19. If the court might respectfully expand upon this last-quoted text, it does not understand Kelly to be authority for the suggestion that,when it comes to a determination in an appropriate assessment,An Bord Pleanála can generically incorporate into that determination separate materials, such as an inspector’s report,that it has considered. Rather, viewed in light of, inter alia, Mellor and Christian,what is required of An Bord Pleanála are complete, precise and definitive findings and conclusions of a degree of specificity sufficient that a party minded to seek judicial review of such determination can turn readily to the particular observations, reasoning or conclusions in, say, a particular report or text to which reference is made, rather than simply being told that somewhere in an ocean of documentation is some stream of logic that An Bord Pleanála favours. And if it is all of a particular report or text that is being relied upon by An Bord Pleanála, so be it, but let it be identified properly, so that, the findings and conclusions reached in its determination are sufficiently complete, precise and definitive as to enable (i) an interested party meaningfully to assess the lawfulness of that determination and (ii) a court to undertake a ready and comprehensive judicial review of same.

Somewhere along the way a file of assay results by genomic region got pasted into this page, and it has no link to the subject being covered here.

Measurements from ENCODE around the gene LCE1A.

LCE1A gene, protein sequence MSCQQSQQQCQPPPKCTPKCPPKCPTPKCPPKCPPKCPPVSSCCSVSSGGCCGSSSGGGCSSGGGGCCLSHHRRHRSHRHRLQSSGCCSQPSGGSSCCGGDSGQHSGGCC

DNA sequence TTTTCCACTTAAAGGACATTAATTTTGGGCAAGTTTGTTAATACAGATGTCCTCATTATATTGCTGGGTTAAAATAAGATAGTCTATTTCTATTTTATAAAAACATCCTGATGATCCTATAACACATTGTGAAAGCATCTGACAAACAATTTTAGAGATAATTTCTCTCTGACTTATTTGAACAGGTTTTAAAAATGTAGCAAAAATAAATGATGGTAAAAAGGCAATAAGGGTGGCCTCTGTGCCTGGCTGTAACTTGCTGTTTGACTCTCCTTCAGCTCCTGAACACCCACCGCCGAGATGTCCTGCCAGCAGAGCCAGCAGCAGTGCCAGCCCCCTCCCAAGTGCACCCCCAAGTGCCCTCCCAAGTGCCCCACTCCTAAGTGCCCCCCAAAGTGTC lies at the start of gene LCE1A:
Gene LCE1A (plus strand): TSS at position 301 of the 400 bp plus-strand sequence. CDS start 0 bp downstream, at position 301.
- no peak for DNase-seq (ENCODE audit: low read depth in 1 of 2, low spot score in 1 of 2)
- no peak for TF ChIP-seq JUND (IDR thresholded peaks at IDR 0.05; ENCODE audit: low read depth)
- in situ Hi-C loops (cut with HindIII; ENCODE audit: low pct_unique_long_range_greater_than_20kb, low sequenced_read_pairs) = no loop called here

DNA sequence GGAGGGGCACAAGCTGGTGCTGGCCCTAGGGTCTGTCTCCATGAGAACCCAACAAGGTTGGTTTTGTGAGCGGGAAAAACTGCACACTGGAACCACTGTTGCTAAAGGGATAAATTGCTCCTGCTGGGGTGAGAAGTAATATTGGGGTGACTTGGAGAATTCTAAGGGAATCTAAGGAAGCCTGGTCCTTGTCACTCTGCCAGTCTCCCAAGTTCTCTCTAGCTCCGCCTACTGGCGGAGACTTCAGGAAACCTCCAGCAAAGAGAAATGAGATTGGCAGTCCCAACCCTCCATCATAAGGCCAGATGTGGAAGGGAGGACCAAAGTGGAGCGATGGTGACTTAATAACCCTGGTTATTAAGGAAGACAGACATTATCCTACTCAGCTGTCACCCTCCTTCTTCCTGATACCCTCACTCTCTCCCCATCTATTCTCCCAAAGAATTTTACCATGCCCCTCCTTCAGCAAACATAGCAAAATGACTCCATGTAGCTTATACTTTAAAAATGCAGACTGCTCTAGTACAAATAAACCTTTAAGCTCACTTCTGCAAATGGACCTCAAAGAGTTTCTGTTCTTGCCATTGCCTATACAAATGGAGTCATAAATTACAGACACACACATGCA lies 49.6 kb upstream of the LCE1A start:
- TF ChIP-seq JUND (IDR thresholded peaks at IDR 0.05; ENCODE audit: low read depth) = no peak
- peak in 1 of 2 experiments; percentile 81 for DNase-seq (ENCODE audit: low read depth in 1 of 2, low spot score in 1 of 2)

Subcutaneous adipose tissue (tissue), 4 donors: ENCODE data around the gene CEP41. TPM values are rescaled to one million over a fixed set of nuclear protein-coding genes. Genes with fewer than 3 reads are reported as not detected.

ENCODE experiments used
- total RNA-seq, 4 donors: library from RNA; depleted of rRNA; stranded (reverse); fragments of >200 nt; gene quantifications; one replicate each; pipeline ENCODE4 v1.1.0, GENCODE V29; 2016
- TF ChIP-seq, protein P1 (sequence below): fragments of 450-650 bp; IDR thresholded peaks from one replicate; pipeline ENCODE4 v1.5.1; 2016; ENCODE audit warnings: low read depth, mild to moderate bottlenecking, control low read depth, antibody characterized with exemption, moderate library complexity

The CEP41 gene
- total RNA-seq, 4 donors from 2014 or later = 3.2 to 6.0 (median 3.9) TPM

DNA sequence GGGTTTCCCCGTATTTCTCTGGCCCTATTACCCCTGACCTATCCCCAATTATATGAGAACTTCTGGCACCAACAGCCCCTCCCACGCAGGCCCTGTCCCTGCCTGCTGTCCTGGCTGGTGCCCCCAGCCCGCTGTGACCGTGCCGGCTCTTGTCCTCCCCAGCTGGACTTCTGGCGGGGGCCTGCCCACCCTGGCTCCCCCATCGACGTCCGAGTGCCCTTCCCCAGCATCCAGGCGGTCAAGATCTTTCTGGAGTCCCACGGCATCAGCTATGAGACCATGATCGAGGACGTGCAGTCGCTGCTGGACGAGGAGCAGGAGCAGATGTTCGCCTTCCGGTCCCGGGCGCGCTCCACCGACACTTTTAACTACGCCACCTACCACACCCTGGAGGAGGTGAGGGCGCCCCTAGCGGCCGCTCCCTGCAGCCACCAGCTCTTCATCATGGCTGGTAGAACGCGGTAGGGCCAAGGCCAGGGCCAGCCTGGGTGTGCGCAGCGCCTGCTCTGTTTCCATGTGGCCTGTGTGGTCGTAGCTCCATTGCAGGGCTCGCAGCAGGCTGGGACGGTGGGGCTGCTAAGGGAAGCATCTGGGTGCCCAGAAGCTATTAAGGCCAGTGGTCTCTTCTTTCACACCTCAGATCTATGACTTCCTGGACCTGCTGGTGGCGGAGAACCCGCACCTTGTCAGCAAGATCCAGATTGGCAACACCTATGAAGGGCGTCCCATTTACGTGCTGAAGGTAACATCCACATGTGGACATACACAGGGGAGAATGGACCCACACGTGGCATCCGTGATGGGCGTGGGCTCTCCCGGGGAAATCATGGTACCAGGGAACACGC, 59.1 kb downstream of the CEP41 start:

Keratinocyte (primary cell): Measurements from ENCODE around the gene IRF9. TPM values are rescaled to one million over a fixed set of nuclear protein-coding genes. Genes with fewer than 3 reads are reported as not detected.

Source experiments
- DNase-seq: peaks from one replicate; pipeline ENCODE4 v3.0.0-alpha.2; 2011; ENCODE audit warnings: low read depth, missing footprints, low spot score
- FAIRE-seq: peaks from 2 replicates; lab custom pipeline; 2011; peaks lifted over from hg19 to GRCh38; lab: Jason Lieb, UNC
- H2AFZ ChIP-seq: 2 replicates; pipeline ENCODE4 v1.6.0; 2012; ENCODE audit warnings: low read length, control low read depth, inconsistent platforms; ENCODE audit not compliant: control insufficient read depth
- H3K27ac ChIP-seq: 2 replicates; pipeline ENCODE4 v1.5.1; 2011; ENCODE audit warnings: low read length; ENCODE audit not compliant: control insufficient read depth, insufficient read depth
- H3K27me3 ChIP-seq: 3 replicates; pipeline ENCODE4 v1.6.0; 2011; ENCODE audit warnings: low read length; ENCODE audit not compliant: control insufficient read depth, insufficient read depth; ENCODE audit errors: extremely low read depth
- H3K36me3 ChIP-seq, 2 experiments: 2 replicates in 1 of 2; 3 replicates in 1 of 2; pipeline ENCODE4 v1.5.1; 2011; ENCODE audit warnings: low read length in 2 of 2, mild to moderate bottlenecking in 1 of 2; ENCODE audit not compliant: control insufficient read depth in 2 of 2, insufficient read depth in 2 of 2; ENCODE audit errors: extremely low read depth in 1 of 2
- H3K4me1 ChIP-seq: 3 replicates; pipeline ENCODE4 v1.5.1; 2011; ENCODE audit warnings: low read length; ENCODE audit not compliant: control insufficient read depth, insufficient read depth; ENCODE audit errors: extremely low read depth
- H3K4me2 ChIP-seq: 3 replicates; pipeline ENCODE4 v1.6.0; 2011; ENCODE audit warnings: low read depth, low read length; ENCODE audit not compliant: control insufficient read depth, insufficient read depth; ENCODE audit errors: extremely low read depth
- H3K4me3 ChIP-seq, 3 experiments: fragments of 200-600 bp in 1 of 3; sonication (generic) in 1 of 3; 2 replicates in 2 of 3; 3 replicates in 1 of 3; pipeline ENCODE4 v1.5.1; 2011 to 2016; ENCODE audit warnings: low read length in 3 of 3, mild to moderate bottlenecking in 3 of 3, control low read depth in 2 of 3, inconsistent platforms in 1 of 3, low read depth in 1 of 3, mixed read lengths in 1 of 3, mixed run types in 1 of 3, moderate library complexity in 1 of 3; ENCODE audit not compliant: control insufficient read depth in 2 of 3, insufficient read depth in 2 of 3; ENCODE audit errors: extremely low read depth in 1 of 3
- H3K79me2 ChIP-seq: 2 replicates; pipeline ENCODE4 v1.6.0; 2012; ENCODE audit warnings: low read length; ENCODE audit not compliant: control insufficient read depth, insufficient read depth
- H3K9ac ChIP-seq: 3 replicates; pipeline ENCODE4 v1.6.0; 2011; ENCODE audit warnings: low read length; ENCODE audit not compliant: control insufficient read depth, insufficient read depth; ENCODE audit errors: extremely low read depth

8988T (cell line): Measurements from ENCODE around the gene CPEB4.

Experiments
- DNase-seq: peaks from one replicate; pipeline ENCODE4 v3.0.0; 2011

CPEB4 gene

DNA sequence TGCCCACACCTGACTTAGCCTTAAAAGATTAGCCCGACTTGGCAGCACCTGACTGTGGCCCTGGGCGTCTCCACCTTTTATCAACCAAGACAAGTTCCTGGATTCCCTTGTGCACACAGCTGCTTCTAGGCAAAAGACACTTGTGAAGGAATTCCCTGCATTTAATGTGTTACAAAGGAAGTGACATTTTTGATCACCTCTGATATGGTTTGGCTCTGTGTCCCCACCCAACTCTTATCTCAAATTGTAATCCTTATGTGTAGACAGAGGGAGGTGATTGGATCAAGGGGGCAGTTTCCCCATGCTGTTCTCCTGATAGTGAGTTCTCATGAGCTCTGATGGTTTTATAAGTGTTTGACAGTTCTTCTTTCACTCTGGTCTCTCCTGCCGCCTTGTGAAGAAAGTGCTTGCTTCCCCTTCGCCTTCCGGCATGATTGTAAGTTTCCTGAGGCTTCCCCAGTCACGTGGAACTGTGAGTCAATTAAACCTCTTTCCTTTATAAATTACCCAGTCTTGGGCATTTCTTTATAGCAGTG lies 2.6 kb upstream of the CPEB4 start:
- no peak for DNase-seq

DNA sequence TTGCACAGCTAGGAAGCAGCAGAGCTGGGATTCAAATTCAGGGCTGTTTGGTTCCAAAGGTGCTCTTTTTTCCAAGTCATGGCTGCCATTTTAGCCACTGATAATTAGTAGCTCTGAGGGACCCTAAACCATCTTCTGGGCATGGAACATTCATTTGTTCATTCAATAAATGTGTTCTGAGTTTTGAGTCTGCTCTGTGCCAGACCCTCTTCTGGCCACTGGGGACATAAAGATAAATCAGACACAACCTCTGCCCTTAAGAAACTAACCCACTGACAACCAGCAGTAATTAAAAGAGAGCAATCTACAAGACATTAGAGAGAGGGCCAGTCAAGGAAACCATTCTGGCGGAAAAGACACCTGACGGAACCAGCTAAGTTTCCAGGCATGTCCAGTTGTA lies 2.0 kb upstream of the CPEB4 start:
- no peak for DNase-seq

“I am not deciding that the findings and conclusions always have to be ones made by the Board itself. Where the Board appoints an inspector to prepare a report, and the inspector carries out an appropriate assessment as part of his or her report, it may be that if the Board, on consideration, accepts the relevant findings made and conclusions reached by its Inspector in his or her report, that the production of the report may satisfy some or all of the obligation of the Board to give reasons for its determination. This would depend upon the relevant facts.” [Emphasis added].